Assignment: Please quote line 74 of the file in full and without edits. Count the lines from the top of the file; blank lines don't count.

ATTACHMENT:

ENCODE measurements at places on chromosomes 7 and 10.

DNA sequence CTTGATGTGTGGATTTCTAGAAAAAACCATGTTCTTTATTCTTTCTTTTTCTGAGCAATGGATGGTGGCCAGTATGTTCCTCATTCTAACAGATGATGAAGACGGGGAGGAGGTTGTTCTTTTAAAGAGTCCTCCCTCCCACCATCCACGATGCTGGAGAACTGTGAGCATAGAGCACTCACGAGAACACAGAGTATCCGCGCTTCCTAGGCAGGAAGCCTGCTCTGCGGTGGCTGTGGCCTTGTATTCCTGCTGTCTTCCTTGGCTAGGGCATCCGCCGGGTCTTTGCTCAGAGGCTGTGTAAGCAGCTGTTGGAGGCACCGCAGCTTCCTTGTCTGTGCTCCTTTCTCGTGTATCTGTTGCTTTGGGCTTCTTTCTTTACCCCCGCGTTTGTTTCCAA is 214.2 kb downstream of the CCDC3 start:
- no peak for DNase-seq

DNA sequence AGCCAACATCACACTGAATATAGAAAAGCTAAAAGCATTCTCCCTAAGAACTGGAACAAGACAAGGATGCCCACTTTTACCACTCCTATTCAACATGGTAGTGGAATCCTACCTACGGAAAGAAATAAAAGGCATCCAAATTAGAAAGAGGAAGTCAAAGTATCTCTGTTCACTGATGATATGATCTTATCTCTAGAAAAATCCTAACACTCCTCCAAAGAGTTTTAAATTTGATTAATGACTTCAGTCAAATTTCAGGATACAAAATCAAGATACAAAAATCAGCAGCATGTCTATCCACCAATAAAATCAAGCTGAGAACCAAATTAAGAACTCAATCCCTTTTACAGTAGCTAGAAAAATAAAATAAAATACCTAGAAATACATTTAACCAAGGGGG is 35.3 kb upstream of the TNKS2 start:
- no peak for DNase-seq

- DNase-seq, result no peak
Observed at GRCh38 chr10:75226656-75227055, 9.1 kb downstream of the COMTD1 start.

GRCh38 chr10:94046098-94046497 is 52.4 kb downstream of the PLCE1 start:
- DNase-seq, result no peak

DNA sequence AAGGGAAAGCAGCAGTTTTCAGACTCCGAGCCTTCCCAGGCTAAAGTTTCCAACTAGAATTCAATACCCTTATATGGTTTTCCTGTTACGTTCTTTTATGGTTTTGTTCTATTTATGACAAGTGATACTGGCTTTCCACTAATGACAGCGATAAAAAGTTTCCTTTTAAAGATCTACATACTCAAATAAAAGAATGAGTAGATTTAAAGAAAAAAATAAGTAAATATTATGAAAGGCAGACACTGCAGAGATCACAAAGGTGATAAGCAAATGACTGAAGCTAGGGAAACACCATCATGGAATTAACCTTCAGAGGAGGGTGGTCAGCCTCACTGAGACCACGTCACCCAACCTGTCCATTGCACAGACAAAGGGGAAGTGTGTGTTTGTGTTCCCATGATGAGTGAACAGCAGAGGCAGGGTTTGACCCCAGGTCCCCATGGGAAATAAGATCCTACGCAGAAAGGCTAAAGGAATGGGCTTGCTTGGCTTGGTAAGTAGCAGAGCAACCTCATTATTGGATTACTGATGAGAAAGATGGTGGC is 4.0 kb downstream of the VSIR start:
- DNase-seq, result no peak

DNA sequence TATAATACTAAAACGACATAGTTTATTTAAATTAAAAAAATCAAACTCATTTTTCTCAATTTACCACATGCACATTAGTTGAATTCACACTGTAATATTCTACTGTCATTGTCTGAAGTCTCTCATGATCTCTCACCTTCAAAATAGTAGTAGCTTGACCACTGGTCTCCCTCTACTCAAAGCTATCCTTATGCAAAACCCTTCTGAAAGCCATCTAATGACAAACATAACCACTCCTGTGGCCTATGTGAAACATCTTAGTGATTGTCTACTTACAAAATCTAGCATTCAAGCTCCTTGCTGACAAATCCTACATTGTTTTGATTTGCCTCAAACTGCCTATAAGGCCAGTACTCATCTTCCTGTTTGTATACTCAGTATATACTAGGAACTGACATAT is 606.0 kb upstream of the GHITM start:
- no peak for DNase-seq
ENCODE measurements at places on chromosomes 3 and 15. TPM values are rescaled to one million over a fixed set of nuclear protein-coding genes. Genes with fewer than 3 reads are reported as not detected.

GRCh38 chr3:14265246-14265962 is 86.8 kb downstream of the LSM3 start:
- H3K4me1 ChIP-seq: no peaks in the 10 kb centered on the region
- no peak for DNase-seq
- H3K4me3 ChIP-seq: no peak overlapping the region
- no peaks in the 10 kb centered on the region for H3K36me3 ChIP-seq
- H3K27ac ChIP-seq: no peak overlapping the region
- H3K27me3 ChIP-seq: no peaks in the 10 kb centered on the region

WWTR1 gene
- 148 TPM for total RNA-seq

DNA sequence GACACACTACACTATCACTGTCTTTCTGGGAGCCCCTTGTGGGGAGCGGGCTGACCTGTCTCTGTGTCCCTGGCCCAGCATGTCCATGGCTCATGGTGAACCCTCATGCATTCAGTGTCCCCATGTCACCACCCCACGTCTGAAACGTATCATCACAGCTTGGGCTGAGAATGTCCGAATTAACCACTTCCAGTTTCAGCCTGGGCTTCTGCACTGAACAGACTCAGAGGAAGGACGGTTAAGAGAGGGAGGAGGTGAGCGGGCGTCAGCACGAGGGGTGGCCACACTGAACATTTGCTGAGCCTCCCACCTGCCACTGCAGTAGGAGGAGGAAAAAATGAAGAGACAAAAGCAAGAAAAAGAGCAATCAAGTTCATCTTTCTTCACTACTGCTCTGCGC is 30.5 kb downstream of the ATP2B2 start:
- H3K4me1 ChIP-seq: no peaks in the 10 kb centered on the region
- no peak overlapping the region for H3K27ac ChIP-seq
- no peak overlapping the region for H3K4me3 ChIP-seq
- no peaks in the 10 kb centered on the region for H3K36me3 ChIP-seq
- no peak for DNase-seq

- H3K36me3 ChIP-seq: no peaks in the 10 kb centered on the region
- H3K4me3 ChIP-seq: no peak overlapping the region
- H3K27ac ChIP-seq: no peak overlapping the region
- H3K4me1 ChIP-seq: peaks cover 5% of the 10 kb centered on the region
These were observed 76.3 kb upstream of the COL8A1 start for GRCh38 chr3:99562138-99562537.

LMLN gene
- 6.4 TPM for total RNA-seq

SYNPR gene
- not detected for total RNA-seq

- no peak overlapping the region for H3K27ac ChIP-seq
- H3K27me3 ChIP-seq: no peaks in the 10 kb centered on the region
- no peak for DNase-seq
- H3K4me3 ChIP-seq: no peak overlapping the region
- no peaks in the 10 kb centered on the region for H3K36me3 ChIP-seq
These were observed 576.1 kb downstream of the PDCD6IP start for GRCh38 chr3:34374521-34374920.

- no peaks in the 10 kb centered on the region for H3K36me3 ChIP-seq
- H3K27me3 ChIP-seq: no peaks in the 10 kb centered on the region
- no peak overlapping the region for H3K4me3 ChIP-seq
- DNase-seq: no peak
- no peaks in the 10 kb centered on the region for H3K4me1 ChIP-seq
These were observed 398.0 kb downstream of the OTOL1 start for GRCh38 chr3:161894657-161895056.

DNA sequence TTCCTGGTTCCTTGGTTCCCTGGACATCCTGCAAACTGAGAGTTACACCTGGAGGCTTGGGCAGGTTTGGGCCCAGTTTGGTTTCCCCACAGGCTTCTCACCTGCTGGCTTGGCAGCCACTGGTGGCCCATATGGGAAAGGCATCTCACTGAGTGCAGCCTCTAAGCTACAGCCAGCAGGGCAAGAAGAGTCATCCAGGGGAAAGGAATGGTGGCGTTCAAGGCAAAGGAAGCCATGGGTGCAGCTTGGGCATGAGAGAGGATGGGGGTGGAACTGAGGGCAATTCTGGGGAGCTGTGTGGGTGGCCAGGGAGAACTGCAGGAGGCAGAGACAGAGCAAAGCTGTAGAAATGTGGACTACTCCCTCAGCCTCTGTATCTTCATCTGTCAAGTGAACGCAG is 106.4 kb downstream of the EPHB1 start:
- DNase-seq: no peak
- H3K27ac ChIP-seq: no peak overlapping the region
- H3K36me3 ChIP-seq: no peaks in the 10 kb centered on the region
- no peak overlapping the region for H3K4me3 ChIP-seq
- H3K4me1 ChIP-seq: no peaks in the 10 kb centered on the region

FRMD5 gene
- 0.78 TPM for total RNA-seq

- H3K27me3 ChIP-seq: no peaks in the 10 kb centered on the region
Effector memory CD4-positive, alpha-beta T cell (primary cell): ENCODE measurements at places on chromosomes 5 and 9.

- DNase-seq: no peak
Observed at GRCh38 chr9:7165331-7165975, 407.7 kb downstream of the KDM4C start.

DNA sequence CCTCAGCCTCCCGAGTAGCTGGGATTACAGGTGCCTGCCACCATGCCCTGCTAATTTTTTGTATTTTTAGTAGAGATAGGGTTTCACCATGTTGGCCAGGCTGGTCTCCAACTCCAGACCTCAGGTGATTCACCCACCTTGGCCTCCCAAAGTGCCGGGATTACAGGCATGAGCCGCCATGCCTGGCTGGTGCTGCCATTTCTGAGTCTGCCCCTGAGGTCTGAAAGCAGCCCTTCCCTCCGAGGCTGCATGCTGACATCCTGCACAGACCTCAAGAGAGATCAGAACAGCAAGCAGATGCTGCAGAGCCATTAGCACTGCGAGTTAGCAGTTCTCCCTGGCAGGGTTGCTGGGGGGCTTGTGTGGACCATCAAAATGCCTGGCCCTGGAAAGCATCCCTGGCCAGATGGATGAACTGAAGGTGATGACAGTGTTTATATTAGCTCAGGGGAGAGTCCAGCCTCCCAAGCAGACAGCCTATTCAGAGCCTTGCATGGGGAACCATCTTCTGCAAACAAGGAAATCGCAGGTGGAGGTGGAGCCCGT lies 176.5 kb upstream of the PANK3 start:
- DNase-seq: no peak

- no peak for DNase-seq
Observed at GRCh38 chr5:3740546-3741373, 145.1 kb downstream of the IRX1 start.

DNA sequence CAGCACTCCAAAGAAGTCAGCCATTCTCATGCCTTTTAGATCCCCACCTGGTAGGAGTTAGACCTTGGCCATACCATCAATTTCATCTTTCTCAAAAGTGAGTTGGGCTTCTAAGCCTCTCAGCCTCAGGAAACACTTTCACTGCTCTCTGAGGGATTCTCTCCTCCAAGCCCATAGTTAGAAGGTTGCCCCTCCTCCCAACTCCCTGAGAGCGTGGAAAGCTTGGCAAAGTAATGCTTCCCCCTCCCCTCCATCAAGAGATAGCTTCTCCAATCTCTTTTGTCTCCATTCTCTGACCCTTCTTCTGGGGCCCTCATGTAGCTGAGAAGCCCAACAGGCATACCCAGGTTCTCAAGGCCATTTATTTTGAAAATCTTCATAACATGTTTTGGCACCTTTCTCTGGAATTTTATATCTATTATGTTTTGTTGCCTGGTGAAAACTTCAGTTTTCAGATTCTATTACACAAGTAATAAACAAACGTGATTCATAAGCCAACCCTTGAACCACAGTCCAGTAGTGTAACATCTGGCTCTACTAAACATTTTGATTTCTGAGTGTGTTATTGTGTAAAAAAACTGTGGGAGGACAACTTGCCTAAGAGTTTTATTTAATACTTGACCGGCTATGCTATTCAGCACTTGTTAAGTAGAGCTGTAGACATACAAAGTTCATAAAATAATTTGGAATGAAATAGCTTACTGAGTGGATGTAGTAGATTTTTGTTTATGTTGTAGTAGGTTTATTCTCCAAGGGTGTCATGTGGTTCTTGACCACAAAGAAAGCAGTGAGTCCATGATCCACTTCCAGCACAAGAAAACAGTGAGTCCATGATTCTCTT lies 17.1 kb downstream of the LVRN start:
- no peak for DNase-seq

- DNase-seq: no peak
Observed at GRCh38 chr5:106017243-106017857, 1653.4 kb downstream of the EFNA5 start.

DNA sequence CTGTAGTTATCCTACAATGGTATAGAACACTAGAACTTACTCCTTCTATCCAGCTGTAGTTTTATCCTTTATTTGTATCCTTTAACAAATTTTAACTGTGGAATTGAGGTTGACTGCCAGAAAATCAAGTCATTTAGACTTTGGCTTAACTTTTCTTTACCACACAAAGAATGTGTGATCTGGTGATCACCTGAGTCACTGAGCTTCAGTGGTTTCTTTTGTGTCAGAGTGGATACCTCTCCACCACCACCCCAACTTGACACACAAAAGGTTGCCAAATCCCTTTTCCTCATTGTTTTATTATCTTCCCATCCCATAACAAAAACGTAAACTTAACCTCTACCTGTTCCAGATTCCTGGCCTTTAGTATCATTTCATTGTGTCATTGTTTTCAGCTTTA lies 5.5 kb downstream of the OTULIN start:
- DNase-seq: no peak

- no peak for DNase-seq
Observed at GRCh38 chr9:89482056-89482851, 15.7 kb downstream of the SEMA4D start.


Observed at GRCh38 chr9:89482056-89482851, 15.7 kb downstream of the SEMA4D start.